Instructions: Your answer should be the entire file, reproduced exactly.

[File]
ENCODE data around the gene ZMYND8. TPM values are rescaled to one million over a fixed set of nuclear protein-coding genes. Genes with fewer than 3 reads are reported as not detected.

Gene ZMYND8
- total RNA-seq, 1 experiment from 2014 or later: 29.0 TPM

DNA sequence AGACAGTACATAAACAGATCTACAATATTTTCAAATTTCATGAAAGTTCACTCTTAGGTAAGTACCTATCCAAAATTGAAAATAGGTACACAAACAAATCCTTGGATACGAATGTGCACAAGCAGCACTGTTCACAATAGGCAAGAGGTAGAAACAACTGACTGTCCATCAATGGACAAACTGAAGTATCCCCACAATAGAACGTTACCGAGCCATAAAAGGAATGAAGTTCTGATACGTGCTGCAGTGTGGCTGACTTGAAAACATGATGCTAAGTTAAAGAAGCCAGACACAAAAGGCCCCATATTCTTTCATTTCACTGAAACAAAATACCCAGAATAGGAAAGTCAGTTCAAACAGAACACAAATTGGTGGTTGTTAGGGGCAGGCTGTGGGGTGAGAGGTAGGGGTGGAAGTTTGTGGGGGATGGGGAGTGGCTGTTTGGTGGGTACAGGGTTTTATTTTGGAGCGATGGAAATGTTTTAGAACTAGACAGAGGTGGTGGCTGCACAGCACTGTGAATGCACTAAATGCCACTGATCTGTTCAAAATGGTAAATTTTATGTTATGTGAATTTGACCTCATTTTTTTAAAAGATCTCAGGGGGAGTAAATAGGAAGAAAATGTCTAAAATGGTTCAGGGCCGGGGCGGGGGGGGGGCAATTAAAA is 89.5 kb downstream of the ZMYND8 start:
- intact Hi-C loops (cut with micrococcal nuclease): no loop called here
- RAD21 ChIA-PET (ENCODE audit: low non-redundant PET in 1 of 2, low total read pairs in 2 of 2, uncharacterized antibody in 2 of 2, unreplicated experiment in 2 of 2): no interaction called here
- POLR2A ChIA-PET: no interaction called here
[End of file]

ENCODE data around the gene ZMYND8. TPM values are rescaled to one million over a fixed set of nuclear protein-coding genes. Genes with fewer than 3 reads are reported as not detected.

Gene ZMYND8
- total RNA-seq, 1 experiment from 2014 or later: 29.0 TPM

DNA sequence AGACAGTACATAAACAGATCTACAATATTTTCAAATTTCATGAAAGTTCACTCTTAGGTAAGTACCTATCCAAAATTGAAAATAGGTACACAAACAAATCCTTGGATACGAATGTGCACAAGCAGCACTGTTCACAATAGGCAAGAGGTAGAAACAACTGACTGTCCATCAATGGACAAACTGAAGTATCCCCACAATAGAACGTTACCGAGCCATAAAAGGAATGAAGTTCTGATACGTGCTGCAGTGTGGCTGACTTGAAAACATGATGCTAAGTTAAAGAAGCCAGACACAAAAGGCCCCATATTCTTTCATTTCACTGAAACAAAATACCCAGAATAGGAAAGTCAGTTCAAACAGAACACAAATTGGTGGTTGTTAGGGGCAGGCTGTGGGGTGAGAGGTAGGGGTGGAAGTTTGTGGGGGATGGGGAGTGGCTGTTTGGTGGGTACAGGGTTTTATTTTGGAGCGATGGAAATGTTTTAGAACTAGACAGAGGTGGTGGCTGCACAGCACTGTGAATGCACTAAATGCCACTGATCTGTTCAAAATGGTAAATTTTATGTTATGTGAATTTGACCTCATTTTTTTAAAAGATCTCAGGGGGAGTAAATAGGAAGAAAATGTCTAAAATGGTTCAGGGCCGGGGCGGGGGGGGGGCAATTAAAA is 89.5 kb downstream of the ZMYND8 start:
- intact Hi-C loops (cut with micrococcal nuclease): no loop called here
- RAD21 ChIA-PET (ENCODE audit: low non-redundant PET in 1 of 2, low total read pairs in 2 of 2, uncharacterized antibody in 2 of 2, unreplicated experiment in 2 of 2): no interaction called here
- POLR2A ChIA-PET: no interaction called here